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#Pocketgamer: #G5 Entertainment, a multiplatform mobile developer

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Following a recent article which highlighted G5 Entertainment as the best performing mobile gaming share in 2012 (http://nordicinvestor.net/2013/01/07/pocketgamer-g5-entertainment-mobile-game-share-2012/),  Pocketgamer (www.pocketgamer.biz) is out again with a new article, this time exclusively about G5 Entertainment. It is always nice with some well deserved attention. The future looks bright for G5!

Here is the Pocketgamer article:

“At a time when Supercell is reportedly making millions every week with a portfolio of just two games on one platform, it’s interesting to see Russian publisher G5 Entertainment attaining success with just the opposite technique.

The company promises its users one new mobile game each week, and it covers a wide range of mobile and tablet platforms – including iOS, Android, Kindle and Nook.

In fact, the company is particularly keen to expand its presence on platforms other than iOS.

“It’s wrong to ignore the rest of the market,” said G5 CEO Vlad Suglobov in 2012, explaining his belief that iOS’s position will eventually settle at 20 percent market share.

With these words in mind, we thought now would be a good time to evaluate the company’s multiplatform approach, examining G5’s presence on the platforms that other publishers often ignore.

Oft forgotten

G5 Entertainment currently has a whopping 285 titles listed in Apple’s App Store. On competing app stores, G5’s portfolio is smaller, but impressive nonetheless.

On the Amazon Appstore, for example, G5 Entertainment boasts 51 titles.

Meanwhile, on the Nook app marketplace, G5 Entertainment has 34 apps – although, interestingly, G5 eschews its usual free-to-play model on the Barnes & Noble platform.


Dark Arcana: The Carnival

In a previous Charticle, we noted that Amazon Appstore users seemed to enjoy hidden-object games more than the Google Play userbase.

This trend is not borne out by the data Amazon provides today, but it’s worth noting that G5’s games on both Nook and Amazon tend to enjoy strong user reviews.

Graph-time

If we turn our eyes to Google Play, there’s a great deal more information for us to sink our teeth into.

App Annie allows us to survey the grossing chart performance of a selection of G5 Entertainment’s hidden-object games – the genre that the company is perhaps best known for.

The rankings attained by these games are decent, although not as high as one might think.

For instance, Dark Arcana: The Carnival launched in mid-December 2012, entering Google Play’s top grossing games chart for the US at #487. The title subsequently rose to #284 before slowly sliding down the rankings – although a recent boost has seen the game peak at #264.


Analytics graph (courtesy of App Annie) showing the grossing games chart performance of Dark Arcana on Google Play.

Nightmares from the Deep is another G5 hidden-object game, although this one launched a month earlier, in November 2012.

The game entered the grossing games chart at a similar position – #460 – and once again climbed higher over the next few days.


Analytics graph showing the grossing games chart performance of Nightmares from the Deep on Google Play.

A December surge saw Nightmares from the Deep peak at #100, and today it rests at #289.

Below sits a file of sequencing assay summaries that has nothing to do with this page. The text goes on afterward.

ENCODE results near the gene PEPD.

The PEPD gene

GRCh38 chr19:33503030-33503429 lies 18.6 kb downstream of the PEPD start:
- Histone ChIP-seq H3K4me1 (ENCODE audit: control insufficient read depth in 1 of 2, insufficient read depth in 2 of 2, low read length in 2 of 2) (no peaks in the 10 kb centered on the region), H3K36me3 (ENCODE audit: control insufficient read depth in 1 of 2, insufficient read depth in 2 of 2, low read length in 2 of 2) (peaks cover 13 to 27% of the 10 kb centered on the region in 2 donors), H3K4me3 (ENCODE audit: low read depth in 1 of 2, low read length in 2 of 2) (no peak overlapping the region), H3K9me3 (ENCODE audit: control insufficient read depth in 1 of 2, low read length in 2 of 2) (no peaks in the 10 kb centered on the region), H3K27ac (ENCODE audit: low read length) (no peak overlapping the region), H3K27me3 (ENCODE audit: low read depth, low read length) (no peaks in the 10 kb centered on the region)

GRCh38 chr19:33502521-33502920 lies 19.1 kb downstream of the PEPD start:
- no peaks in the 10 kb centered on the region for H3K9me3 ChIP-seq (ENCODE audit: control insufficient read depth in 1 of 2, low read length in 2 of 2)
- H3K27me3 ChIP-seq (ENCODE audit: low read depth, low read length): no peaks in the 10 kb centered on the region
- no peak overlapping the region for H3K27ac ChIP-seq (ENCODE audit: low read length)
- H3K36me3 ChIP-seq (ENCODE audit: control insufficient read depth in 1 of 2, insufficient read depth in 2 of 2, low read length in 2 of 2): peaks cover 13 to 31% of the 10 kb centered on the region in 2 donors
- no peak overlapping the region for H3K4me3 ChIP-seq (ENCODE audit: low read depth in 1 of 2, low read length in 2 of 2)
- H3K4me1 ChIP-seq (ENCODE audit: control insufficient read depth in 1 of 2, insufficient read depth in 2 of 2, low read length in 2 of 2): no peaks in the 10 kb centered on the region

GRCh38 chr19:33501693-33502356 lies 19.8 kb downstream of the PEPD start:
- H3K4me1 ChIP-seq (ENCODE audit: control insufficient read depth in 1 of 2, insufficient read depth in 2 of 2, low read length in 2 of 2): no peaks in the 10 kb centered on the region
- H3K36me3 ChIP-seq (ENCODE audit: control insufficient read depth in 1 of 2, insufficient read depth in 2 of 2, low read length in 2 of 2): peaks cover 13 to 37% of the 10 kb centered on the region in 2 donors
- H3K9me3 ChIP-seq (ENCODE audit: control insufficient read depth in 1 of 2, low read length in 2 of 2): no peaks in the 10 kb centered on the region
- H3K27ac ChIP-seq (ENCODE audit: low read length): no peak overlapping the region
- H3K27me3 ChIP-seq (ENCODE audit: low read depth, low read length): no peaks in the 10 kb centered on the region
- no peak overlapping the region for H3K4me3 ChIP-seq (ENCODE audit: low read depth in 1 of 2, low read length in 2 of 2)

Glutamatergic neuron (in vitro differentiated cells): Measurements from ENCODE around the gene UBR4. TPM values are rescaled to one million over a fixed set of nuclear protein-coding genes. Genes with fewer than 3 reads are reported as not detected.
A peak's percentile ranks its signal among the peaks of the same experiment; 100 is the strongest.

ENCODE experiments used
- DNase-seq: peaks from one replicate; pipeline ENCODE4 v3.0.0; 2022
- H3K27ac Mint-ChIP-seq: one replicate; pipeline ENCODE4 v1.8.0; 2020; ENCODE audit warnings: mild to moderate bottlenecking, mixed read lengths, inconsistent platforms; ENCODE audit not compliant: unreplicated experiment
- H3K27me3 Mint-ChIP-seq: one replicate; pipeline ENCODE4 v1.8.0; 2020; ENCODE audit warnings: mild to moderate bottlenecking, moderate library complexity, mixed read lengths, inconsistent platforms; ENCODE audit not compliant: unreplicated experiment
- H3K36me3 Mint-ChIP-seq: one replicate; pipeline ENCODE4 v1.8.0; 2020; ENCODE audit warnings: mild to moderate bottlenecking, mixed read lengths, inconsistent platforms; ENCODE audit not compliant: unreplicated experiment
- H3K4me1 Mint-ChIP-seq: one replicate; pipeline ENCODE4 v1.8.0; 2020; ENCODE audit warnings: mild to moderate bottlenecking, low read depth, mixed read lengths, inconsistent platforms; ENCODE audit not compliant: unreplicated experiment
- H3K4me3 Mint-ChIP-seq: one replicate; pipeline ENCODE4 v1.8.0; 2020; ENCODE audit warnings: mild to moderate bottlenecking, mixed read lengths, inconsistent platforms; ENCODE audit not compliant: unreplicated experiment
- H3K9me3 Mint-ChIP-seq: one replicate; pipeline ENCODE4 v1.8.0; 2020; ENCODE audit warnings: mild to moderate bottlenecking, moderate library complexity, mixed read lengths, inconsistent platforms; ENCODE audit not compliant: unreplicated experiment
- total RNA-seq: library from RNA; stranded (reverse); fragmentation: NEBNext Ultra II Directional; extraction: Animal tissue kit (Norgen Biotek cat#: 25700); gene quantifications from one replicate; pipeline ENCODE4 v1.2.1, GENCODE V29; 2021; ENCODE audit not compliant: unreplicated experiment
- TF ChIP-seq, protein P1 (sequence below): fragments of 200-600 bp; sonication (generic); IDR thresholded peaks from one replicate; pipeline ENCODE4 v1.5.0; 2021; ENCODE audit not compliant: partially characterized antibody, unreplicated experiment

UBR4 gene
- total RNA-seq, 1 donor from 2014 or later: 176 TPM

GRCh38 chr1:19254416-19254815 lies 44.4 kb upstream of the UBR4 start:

Free-to-sample

At this juncture, it’s worth mentioning the fact that – in many cases – the free-to-play model that G5 Entertainment uses is fairly unsophisticated.

The company’s hidden-object games are usually free demos that present players with paywalls once they’ve completed an introductory act, rather than true freemium games.

Perhaps this fact suggests that G5 Entertainment has room for improvement when it comes to monetisation. Or perhaps the company has determined that its hidden-object audience monetise best this way.

Whatever the case, it seems that the relatively low cost of producing these static-screen games allows them to remain very profitable without riding high in the grossing charts.

Chutzpah

In fact, questioning the monetisation methods of G5 Entertainment seems a little presumptuous, considering the company is predicting annual sales for 2012 of $12.3 million.

Furthermore, G5 Entertainment – which is publicly listed on the Stockholm stock exchange – was the joint top performer in the PocketGamer.biz 2012 round up of mobile games industry shares.


Nightmares from the Deep

So G5 is clearly growing its business successfully, even if its monetisation methods run contrary to industry wisdom. One area where the company’s strategy does align with popular opinion, though, is cross-promotion.

Promotional materials

G5 is no stranger to the practice, and its Game Navigator is available on all of the mobile platforms it supports.

On Android, the app has been downloaded somewhere between 100,000 and 500,000 times, despite offering little more than a list of G5 games and tabs for the company’s social networking pages.

What’s more, Game Navigator has been available since 2011, suggesting that G5 may have been ahead of the curve in realising the importance of pushing games to its own audience.

The Russian publisher also uses the start up screens of its own applications to promote G5 titles. Full-screen interstitials offer links to dozens of similar games, while menus provide highly visible links to ‘more G5 games.’

Given G5’s position as a mid-sized publisher with an enormous catalogue of games, it makes total sense for the company to cross-promote heavily.

And given its continued growth, it seems that its high-output, cross-promotion and multiplatform strategy is working.”
Nordic Investor

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